Most car roof carriers offer products to carry multiple kayaks but not sure I know of a way to carry multiple canoes.
Is there a way to carry two canoes on a car roof? Specifically, I own a Bell Morningstar (15.5’/36 lb) and am in the market for a Hornbeck Lost Pond (10.5’/16 lb).
I don’t know what kind of rack you have
but I have a Yakima and with 66 inch bars, I can carry two boats side by side on their gunwales. I frequently carry a tandem and a solo or a canoe and a kayak with no problem.
long bars or nesting
Long bars are an easy option.
If you have a really slim car, or are going a long way, or just like fiddling with your boats, you could also “nest” them (take the seats and thwarts out of the morningstar and put the lost pond inside).
I have a Thule…and a Subaru Legacy wagon.
It is just a matter of buying longer horizontal bars for your roof rack. I know both Yakima and Thule provide long bars. I have Thule and you would just want to get two sets of the gunwale stabalizers to secure both canoes.
Ditto for longer bars…
Unless the 66" bars are wide enough for both of your boats, you can opt for the 78" bars and cut them down with a hacksaw if you don’t need all of that width. Since you have a Subie, I bet the 78" bars may extend out past the side mirros which is illegal in many states.
I planned on cutting down my 78" bars on my Pathfinder, but once I had my wide Dagger tandem and a friends wide tandem on there, coupled with the canoe carrier brackets, I found that I needed most of that 78" width.
Extend those Thules
Wha Ho, Pilgrim
When I used to use Thule or Yakima racks (pretty crummy compared to my present TracRacs), if I needed another 6-8" of rack width on a temporary basis I made four 16" extensions from EMT conduit - crimping about 8 inches to fit inside the Thule or Yakima crossbars and the remaining 8" as the extension itself. Just pop the end plugs from the crossbars and insert the EMT extensions. Friction and the camming action from the upward pull of the straps keep them tight. A small setscrew through the crossbars into the extension would make it even more secure. Works great and is cheap. Coffee would be proud.
78 inch cross bars
I frequently have two canoes on top of my van. Both my canoes have 36+ mid section. The 78 Inch cross bar lenght is perfect with a few inch to spare on each side.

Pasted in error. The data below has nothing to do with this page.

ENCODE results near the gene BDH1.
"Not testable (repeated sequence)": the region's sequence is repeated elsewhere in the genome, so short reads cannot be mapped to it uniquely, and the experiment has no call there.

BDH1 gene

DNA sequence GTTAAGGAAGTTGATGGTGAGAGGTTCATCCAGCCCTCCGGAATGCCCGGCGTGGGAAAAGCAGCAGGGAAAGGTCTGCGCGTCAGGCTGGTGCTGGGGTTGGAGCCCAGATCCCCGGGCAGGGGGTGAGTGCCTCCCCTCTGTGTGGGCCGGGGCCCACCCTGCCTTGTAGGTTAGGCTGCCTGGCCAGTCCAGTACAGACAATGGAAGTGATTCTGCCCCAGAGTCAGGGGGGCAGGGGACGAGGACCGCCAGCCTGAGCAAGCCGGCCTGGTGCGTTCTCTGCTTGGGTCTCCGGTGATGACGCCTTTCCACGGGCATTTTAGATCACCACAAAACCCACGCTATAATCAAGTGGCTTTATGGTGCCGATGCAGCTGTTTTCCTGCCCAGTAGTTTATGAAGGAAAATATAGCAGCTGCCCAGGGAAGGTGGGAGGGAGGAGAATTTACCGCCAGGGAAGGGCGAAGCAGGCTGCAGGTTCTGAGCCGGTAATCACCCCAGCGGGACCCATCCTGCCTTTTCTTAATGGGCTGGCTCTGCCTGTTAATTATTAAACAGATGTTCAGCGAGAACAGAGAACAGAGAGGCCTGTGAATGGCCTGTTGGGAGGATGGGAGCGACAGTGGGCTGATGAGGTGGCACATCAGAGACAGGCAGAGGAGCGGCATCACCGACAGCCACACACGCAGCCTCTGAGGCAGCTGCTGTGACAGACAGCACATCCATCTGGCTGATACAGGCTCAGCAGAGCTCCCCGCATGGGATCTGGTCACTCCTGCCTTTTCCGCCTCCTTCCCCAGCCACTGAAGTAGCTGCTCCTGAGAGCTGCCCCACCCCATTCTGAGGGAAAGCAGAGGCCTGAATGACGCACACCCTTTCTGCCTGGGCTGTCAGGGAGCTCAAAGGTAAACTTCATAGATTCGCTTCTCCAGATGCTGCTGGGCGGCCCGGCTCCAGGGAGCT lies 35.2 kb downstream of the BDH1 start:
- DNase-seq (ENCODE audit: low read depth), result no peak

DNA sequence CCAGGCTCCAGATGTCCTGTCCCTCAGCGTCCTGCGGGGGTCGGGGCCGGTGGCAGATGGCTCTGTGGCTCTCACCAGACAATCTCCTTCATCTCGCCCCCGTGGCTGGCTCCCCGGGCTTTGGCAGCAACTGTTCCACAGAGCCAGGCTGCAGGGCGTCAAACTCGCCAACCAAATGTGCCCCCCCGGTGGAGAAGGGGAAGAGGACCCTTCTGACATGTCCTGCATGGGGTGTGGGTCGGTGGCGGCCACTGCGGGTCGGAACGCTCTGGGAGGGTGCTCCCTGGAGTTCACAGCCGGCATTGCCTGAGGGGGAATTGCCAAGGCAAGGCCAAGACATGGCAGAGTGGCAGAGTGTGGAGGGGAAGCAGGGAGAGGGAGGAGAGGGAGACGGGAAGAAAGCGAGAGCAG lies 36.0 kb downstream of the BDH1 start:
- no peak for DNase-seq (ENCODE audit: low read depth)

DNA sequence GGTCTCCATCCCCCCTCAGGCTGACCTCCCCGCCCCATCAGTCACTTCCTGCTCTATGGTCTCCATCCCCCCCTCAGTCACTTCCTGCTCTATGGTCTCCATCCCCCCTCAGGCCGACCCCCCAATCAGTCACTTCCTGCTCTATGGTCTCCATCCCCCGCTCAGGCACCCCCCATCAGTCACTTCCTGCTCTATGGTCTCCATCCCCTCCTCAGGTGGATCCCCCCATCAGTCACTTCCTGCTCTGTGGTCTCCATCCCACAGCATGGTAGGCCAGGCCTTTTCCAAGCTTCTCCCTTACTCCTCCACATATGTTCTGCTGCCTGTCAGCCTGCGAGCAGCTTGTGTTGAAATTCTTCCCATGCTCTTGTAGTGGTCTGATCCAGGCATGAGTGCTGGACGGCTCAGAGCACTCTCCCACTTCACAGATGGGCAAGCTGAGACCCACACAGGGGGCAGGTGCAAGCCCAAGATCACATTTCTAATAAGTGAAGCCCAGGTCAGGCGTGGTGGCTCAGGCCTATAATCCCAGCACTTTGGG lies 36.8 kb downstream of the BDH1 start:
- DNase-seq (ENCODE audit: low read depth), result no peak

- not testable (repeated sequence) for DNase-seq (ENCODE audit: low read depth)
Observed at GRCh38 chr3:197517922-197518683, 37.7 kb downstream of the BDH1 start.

Keep whatcha’ got…
I’ve got a set of narrow racks on my little car. Fine for one boat.
For 2 boats I picked up two 6-foot sections of galvanized pipe (black pipe would also work; each of similar diameter to your rack bars), 4 end caps, two 6-foot sections of appropriate diameter dishwasher hose, and 4 SS hose clamps.
Covering the pipe with the hose provides friction for the lashed canoes and the existing rack, the end caps finish off the look, and the hose clamps attach each bar to my existing rack. Put the long bars on when I’m carrying 2 boats or shuttling with friends, solo paddles just use my base rack.
Cheap, bomb-proof solution and you don’t always have to have those long bars sticking out from your car.
I stole this design…
I copy-catted coyoteequip’s design for this. I have the Subaru Outback Sport, and usually the standard rack is fine, but occaisionally I want to carry two canoes. The only deviation I made on the design is that I found some black rubber tubing at Home Depot that fit perfectly over the galvanized pipe - which makes a great grippy, rubbery surface. I have tennis balls that fit on the end caps to try to prevent blows to the noggin.
Permanent wide bars on taller vehicles are not so bad, but for us folks with shorter cars, it’s nice to put the wide bars on only as needed. Only takes a couple minutes to put them on/take them off.
Coyoteequip didn’t mention but he also has short extender bars that work the same way that he can add just to one side of a rack. Those are small enough that it’s not big deal to just bring them along on a trip, and then add them if a need arises. Sometimes we need just a few extra inches on one side, and presto! we can slap his extenders on and be good to go! They can really save a shuttle!